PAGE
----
However, the benchmarks reversed the weak trend on the back of buying in Reliance Industries, HDFC Bank, IndusInd Bank and Axis Bank.
However, the gains were capped as HDFC, Tata Consultancy Services, Vedanta and ONGC were witnessing selling pressure.
The S&P BSE Sensex benchmark index rose as much as 91.99 points in early deals to 39,908.47 and the NSE Nifty index moved to 11,932.15, up 21.85 points from the previous close.
At 9:35 am, the Sensex traded 41.43 points - or 0.10 per cent - higher at 39,857.91 while the Nifty was up 11.60 points - or 0.10 per cent - at 11,921.90.
Market breadth favoured gains with 829 stocks on the BSE trading higher and 455 struggling with losses. On the NSE, 958 stocks advanced while 569 declined at the time.
Top gainers on the 50-scrip index at the time were Yes Bank, IndusInd Bank, Zee Entertainment, Indiabulls Housing Finance, Asian Paints and Bharat Petroleum, trading between 0.99 per cent and 1.64 per cent higher.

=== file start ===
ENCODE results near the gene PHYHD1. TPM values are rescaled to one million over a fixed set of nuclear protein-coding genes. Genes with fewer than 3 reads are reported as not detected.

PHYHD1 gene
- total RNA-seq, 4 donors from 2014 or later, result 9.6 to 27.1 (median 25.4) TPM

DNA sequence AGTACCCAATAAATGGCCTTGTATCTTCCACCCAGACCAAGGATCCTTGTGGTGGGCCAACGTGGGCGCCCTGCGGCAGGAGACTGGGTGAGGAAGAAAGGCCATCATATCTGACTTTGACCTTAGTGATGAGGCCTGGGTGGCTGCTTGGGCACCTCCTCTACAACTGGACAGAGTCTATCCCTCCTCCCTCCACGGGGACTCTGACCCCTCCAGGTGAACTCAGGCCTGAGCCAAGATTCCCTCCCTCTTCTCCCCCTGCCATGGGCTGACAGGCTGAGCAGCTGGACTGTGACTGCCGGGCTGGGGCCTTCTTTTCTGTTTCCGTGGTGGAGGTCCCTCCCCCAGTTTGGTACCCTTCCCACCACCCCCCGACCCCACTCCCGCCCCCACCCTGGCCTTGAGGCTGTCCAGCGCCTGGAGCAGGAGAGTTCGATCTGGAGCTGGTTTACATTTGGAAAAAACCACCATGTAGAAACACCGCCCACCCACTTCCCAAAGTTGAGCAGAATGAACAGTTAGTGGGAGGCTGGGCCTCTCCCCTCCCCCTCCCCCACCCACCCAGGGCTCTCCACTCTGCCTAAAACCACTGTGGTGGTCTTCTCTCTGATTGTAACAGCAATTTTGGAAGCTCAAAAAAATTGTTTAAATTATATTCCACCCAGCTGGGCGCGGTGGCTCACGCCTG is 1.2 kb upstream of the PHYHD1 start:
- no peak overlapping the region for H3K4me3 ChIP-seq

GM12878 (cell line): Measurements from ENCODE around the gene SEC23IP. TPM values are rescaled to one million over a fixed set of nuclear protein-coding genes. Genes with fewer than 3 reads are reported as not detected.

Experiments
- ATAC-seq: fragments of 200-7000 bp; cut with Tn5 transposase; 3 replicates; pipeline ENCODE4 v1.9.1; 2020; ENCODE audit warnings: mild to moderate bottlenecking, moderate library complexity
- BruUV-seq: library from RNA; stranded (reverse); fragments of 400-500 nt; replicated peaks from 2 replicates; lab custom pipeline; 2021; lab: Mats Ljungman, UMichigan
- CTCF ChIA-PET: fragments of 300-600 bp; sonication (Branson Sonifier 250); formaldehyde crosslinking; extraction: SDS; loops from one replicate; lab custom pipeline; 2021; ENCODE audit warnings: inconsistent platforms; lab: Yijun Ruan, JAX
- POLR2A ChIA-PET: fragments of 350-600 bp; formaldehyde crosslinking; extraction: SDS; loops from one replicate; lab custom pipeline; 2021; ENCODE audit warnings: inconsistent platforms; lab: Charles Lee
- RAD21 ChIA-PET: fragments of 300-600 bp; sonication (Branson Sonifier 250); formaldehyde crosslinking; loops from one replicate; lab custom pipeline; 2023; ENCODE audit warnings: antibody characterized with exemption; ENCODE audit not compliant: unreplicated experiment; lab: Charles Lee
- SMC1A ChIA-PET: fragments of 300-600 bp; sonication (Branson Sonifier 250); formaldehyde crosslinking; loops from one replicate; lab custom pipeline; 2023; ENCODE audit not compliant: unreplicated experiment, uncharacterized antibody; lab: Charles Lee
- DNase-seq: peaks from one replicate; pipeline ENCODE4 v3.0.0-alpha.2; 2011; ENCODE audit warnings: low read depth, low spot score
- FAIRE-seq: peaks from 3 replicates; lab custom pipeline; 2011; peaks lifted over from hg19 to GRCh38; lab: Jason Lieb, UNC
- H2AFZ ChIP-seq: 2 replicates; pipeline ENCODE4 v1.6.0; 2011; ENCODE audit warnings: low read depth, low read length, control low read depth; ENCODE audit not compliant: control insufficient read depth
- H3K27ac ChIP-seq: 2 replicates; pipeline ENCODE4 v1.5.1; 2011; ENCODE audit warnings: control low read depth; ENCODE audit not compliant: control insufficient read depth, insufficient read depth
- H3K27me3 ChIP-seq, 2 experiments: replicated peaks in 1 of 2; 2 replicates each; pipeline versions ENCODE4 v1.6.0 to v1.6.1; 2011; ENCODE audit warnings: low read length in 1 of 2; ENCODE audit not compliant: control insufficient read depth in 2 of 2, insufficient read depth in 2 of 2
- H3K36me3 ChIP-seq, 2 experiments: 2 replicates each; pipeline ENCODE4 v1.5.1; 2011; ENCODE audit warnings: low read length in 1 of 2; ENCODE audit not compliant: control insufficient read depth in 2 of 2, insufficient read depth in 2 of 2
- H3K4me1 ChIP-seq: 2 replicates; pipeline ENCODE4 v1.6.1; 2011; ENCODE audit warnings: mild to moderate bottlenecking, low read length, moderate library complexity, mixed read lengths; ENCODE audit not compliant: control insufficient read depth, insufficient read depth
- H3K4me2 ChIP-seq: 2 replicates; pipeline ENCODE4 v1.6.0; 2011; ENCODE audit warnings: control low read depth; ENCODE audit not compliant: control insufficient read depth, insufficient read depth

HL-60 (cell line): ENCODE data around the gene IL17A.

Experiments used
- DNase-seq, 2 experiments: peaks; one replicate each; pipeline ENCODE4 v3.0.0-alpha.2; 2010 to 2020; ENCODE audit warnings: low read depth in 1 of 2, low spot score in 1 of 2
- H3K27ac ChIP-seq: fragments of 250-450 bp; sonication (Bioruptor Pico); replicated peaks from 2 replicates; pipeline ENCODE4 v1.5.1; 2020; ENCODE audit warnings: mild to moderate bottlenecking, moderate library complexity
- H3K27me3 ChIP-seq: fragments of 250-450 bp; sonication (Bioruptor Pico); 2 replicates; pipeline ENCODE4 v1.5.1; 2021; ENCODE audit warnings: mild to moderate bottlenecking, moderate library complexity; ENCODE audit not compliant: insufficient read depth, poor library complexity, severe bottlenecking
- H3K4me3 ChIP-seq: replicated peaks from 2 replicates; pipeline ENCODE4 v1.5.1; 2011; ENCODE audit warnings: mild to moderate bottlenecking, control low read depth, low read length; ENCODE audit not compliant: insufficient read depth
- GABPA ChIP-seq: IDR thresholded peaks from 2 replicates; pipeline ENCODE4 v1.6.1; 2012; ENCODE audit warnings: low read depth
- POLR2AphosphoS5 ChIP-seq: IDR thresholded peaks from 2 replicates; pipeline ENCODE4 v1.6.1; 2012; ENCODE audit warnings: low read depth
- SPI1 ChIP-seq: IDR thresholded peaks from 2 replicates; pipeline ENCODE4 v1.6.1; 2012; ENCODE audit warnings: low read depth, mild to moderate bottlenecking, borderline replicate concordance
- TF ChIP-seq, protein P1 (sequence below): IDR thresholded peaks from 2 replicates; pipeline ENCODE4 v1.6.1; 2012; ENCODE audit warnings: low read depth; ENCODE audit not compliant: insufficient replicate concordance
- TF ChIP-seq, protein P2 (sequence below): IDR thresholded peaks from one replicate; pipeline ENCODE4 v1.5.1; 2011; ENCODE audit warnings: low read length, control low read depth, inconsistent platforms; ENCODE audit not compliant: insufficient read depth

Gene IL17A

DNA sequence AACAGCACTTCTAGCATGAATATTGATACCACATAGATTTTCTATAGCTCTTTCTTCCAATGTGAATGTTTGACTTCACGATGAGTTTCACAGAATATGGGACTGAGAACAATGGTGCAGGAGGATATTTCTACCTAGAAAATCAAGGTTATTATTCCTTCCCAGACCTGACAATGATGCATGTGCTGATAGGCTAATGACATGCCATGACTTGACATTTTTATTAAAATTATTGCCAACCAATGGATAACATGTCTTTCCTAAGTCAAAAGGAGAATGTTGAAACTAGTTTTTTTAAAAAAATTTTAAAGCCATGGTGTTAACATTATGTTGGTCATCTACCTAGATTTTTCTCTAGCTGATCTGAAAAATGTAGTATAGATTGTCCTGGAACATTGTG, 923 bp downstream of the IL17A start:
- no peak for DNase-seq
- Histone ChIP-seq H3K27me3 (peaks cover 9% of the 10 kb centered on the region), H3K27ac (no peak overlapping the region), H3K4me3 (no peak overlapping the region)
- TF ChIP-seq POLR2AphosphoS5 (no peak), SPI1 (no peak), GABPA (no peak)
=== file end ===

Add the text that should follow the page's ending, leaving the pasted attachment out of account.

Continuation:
The Nifty Auto rose as much as 0.46 per cent in early trade, rising for a third session in a row, despite auto companies reporting weak monthly sales.
Maruti Suzuki India reported a 16.68 per cent fall in domestic sales last month, while Tata Motors and Mahindra & Mahindra reported a decline of 13.56 per cent and 5.32 per cent respectively.
Equities in other Asian markets were subdued as initial enthusiasm over the latest US-China trade truce was overtaken by fresh concerns over Washington's threat of tariffs on additional European goods.
MSCI's broadest index of Asia-Pacific shares outside Japan was almost flat, while Japan's Nikkei was down 0.4 per cent in early trade.
Global growth concerns also weighed on investor confidence, with South Korea the latest trade-reliant economy to cut its economic growth and export targets, a day after weaker factory readings worldwide.
Overnight on Wall Street, equities managed modest gains after holding near the unchanged mark for much of the session, with the S&P 500 rising 0.29% to a record close.
Still, a rally in global stocks following the US-China summit at weekend is rapidly losing steam. While the threat of new US tariffs has been postponed for now, existing tariffs that have disrupted global supply chains are unlikely to be lifted any time soon.
Both sides agreed on Saturday to restart trade talks after US President Donald Trump offered concessions including no new tariffs and an easing of restrictions on tech company Huawei in order to reduce tensions with Beijing.
The Sensex and Nifty had ended 0.33 per cent and 0.38 per cent higher respectively on Tuesday, rising for a second straight session led by gains in energy, power and oil & gas shares.